We mustn’t, however, expect our fellow citizens to share this insight and suddenly become rational and dispassionate. They’ll continue to act irate at the slightest provocation from the public arena.
We evolved to respond with angry suspicion to outsiders who could disrupt or pillage our hamlets and who had zero interest in rationally discussing their attacks against us. Today we’re crammed together in big cities filled with strangers whose interests often closely parallel ours but whose otherness evokes distrust. Acceptance of insiders gets folded up with dislike of outsiders until our makeshift urban friendships and partnerships fray and break at the slightest provocation. The ancient human impulses toward loyalty and suspicion didn’t evolve to deal with modernity’s complex, inclusive demands. Our DNA simply hasn’t caught up with the times.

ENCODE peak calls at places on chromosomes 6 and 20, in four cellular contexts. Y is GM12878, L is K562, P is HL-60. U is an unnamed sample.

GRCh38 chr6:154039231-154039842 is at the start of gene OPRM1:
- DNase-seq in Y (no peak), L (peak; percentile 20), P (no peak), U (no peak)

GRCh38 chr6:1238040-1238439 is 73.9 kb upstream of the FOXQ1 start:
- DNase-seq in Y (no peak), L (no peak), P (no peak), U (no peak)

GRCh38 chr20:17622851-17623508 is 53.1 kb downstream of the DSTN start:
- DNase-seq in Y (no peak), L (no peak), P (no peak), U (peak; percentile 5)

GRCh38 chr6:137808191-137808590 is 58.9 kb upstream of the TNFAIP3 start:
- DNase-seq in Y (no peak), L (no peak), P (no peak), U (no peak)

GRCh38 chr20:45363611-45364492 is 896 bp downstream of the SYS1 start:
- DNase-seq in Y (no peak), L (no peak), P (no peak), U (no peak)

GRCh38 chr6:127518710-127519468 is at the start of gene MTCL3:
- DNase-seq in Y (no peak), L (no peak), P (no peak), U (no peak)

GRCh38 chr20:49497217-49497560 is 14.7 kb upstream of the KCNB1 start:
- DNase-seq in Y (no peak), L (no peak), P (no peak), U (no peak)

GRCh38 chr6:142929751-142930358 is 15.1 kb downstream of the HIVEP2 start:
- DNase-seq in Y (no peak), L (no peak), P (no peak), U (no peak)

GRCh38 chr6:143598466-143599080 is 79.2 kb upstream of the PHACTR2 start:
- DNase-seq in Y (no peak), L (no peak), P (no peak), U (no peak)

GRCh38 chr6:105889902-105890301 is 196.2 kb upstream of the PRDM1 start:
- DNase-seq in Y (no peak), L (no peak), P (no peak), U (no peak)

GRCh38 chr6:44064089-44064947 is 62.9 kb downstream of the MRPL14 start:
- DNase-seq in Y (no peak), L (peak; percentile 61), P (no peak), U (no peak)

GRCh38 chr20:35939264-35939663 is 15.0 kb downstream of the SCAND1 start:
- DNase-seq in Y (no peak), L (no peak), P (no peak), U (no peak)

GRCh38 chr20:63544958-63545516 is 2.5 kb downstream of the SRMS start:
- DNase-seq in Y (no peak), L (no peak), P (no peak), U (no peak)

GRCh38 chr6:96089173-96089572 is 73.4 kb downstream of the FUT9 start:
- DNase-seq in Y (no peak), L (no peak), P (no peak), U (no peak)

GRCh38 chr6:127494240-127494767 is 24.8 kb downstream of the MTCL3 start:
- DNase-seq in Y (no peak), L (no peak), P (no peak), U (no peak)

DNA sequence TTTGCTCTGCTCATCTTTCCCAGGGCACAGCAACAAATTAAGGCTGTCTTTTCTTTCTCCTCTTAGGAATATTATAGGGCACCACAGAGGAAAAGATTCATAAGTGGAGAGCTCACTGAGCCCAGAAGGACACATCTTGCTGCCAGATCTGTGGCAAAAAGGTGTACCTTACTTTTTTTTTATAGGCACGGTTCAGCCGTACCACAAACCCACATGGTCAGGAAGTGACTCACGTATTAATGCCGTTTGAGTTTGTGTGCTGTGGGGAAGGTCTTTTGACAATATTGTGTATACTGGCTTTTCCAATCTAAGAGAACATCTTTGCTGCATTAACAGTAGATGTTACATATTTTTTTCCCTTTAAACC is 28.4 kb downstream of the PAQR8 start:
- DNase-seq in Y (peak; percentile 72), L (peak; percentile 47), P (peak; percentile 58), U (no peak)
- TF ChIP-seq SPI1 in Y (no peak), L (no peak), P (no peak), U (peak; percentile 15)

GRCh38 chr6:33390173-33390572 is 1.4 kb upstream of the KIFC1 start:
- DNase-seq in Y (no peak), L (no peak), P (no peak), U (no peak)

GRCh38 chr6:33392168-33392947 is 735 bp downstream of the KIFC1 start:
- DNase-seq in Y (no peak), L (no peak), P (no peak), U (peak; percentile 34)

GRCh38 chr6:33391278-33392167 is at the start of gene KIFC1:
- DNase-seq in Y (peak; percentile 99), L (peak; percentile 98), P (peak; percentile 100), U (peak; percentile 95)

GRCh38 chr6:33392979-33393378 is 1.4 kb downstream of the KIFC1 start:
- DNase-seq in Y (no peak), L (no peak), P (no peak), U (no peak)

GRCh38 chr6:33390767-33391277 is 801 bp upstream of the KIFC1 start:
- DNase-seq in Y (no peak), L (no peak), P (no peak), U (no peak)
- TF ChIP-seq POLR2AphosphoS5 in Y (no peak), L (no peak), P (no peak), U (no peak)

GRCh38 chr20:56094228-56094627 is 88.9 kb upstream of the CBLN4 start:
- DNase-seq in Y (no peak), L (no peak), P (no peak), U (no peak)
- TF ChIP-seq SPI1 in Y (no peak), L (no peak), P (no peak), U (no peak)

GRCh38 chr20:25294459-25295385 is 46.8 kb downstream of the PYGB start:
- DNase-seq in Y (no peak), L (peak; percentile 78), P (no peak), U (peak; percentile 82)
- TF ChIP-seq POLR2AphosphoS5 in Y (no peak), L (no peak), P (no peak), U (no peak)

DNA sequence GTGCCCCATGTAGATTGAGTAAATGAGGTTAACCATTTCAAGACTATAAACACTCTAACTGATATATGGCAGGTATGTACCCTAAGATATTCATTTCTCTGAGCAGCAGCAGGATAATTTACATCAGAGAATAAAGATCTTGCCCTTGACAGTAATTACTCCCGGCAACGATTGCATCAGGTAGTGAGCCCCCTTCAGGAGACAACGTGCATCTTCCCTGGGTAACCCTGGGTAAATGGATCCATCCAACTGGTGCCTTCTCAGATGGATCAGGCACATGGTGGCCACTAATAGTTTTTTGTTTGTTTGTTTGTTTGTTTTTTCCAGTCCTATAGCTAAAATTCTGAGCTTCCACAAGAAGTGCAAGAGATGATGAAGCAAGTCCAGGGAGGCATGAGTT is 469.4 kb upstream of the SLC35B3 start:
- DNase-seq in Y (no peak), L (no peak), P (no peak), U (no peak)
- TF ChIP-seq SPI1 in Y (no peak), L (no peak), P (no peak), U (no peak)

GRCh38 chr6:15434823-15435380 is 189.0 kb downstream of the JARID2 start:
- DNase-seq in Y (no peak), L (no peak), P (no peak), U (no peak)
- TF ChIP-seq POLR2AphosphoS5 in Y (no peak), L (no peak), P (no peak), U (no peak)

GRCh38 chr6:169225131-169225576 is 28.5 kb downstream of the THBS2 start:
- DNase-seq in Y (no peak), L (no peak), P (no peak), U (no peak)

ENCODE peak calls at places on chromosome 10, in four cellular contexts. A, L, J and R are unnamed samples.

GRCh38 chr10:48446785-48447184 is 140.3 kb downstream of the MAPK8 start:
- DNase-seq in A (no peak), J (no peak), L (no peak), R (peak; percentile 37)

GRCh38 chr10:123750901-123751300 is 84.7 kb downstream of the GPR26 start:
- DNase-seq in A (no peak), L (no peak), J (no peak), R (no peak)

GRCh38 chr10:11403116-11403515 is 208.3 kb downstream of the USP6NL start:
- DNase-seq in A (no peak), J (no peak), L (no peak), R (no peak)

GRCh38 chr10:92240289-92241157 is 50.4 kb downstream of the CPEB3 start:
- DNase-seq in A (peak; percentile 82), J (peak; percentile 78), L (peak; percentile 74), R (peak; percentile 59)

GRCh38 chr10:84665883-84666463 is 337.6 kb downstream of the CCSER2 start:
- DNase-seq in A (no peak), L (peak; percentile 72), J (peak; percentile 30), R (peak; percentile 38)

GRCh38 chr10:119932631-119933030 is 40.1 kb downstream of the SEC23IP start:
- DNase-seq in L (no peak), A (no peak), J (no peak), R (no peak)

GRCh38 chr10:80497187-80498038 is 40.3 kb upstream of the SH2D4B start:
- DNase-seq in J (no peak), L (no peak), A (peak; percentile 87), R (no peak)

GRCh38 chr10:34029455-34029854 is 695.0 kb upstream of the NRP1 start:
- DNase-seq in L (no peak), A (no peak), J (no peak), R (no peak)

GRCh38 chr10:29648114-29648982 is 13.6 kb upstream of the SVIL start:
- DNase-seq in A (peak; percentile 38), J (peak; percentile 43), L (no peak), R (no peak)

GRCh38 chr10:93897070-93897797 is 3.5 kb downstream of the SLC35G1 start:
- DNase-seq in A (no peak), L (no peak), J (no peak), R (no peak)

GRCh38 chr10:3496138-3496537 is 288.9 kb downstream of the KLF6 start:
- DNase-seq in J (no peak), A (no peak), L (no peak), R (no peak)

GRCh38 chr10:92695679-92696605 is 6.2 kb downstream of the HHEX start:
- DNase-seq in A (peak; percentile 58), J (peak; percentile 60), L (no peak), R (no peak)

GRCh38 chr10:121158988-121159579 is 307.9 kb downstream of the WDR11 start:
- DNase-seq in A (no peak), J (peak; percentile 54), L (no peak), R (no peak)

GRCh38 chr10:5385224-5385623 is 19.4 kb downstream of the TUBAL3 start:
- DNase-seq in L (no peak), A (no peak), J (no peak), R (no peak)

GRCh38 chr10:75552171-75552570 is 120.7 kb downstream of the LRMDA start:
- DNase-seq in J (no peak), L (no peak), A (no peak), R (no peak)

Anger, then, is easy to trigger, and government and political parties and the media have mastered the techniques of getting us mad at each other for their own benefit. We end up as soldiers in their campaigns. We don’t win, but they do.
If we grow tired of it, we can always disengage from it, to shift our energies away from the tempting pleasures of righteous anger — where we try to force others to behave the way we think they should — and toward building commonalities. At the very least, we can learn to let others pursue their own lifestyles, even if we find them offensive.
Live and let live. — traditional
That would work well for both sides. It would starve the monster of political warfare. Then government, the parties and the media would have to evolve new strategies to engage our interest.
It’s our democracy. It belongs to us. It reflects us. If we want it to change, we must change. And then maybe we’ll find we’ve grown into an America that truly lives up to its potential — for everyone, not just for the agitators.
Otherwise, the political monster we’ve created may one day consume us all.